It mostly reminds me of steampunk constructions of nowadays.

    In 60 years, this story will be about a millennium falcon, having realized that Starwars is rubbish and having forgotten all about that horrid piece of spacepulp.

    1. Thats what I was thinking, mabye its just a mostly nonfunctional art piece just made to look like a robot dog, like a comment on the future, the mechanization of man, etc, etc, etc… real neat looking though.

    2. I suspect it was functional (or at least intended to be). Things like the transistors and wheel position encoders don’t add much to the look, but would be important if it was intended to actually do something.

  2. I remember reading an article several years ago about a guy in the 50s or 60s who claimed to have made a robotic dog that could find its charging station with blinking lights. I believe he was an animal behaviorist, and he was trying to show complex behavior erupting from simple rules before it was trendy. This looks like how I remember the picture from the article.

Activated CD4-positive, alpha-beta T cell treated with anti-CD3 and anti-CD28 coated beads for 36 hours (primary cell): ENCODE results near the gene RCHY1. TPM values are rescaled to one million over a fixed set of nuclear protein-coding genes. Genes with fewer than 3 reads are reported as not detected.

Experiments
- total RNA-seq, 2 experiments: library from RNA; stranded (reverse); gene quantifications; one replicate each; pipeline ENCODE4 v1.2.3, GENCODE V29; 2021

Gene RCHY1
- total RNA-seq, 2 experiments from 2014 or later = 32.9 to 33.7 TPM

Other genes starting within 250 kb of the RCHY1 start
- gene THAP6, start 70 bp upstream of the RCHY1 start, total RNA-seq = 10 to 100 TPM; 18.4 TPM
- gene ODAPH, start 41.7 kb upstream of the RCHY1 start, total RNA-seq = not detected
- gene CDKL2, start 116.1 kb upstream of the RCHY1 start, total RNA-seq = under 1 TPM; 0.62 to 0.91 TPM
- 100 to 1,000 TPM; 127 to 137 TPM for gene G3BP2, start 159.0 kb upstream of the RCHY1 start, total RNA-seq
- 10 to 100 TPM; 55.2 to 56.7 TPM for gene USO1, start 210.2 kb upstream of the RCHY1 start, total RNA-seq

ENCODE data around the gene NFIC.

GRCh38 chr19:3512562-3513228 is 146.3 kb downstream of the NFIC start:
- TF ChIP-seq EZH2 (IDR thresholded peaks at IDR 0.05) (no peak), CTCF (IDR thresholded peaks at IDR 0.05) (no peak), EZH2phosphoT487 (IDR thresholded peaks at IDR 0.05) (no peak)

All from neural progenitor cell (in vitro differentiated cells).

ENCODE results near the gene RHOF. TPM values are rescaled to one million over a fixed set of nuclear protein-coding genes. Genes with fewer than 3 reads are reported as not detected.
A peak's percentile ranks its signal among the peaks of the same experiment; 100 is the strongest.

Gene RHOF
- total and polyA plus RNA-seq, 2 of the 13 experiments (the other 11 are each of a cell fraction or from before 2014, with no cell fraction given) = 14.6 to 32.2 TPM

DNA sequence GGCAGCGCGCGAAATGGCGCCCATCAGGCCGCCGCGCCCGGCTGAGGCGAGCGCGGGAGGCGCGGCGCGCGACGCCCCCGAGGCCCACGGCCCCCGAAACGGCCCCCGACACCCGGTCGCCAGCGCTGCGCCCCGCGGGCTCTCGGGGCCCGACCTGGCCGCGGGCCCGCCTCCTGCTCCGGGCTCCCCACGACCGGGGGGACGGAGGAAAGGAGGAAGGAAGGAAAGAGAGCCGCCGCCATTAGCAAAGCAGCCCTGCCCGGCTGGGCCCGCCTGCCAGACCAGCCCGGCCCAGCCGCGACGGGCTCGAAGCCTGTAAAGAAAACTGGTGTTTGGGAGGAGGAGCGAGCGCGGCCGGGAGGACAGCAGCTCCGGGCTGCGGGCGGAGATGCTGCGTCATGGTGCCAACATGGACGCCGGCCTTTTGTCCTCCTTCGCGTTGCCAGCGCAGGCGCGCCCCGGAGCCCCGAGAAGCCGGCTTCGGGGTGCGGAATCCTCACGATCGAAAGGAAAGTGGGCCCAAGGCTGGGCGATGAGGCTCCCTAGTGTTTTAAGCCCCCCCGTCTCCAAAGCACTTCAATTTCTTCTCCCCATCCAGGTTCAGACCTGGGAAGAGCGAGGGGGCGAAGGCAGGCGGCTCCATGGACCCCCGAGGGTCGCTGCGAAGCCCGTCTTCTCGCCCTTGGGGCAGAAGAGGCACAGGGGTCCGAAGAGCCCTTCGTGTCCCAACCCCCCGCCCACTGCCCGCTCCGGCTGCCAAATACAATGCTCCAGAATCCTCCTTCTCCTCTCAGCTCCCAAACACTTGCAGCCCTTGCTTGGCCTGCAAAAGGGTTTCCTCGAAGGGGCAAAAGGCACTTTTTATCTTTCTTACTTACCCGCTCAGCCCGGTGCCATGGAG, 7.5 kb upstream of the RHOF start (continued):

3. Hmmm….since someone mentioned K-9, is there a chance that anyone might have or know where a set of drawings and schematics could be found. I’ve always wanted to try to build a replica.

    1. @Devon – Interesting article, but someone’s mentioned germanium transistors in it. Got to love the article a few pages further down in that issue: “Do Beavers Rule on Mars?” …fantastic stuff :)

    2. Transistors are here to say it’s younger, certainly 50’s or 60’s.

      I heard of the dog you’re talking about and I saw a picture of it (unable to find it again, sorry). It was a four-legged machine attached to its kennel, raising on its rear legs and barking, but no wheels.

      Given the apparent complexity of wiring, I wouldn’t say it’s only a piece of art, but I definitely can’t say more for now…I’m going to ask on a french electronic forum. There are a few electronic veterans there that could have heard of it.